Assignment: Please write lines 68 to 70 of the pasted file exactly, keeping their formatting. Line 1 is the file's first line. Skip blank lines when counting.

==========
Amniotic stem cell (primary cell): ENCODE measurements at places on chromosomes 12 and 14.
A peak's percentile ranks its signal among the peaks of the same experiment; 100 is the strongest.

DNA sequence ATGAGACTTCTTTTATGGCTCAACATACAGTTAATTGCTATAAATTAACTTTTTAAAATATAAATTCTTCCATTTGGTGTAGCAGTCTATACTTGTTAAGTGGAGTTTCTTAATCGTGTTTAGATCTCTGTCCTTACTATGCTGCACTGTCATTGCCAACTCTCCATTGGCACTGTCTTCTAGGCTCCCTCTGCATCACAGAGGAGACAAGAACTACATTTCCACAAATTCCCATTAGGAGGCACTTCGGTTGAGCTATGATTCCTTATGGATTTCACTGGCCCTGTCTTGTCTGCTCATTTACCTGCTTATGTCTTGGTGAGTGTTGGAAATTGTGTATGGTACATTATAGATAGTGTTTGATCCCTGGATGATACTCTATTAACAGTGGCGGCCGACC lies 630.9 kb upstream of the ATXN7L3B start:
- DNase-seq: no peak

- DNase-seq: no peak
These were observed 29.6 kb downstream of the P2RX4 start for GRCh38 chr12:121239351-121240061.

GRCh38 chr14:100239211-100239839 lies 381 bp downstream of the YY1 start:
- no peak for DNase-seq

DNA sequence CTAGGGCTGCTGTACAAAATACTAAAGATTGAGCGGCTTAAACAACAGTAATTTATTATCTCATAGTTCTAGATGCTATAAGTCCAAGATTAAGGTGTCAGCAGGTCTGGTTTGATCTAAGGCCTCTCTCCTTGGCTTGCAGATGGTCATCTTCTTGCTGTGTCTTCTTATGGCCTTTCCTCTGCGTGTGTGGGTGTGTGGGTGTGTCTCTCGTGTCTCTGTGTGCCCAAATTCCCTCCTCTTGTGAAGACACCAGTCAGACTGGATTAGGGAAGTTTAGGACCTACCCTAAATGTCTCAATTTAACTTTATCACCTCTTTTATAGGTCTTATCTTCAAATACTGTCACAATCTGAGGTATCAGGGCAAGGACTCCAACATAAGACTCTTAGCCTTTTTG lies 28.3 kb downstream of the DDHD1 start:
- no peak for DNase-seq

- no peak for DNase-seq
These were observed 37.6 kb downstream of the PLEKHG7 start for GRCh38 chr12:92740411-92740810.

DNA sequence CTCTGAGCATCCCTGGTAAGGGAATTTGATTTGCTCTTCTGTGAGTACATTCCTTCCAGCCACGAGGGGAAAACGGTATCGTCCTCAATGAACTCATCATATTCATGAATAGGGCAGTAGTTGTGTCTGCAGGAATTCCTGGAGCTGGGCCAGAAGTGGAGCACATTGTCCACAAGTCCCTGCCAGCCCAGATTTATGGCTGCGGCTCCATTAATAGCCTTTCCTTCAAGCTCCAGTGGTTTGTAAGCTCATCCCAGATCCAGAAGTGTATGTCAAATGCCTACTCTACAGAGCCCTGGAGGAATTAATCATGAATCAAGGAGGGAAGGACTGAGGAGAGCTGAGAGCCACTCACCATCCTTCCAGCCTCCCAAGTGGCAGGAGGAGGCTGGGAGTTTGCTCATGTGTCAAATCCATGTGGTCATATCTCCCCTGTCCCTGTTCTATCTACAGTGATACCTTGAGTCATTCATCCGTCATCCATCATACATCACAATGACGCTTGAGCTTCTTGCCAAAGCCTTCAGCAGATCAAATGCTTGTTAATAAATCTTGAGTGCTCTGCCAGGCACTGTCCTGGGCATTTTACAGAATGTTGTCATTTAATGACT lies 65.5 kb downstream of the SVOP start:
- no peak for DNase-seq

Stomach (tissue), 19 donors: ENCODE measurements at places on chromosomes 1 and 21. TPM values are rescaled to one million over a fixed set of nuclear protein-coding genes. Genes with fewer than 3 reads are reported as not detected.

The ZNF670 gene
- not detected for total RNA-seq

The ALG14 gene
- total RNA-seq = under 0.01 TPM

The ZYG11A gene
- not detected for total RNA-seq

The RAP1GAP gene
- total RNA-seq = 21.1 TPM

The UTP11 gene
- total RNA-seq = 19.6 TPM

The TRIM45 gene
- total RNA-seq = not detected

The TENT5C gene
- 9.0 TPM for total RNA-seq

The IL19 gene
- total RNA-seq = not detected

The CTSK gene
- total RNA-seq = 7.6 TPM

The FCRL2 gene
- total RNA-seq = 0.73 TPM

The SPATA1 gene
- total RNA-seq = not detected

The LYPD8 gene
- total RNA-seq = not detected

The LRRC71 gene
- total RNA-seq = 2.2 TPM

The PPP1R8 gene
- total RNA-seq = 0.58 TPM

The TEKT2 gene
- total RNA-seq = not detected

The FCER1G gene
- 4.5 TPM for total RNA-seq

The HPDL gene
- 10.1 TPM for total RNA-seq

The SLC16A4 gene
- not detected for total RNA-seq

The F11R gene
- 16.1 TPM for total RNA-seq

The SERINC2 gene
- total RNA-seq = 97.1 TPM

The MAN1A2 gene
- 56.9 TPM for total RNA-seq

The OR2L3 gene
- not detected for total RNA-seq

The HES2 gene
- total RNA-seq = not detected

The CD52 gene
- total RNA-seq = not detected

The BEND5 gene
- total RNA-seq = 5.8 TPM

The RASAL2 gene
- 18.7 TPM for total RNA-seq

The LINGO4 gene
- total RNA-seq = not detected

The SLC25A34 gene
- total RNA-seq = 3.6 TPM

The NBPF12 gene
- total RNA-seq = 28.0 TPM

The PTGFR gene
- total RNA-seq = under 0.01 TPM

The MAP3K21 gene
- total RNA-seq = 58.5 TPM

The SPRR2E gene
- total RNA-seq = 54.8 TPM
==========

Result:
The LINGO4 gene
- total RNA-seq = not detected

The SLC25A34 gene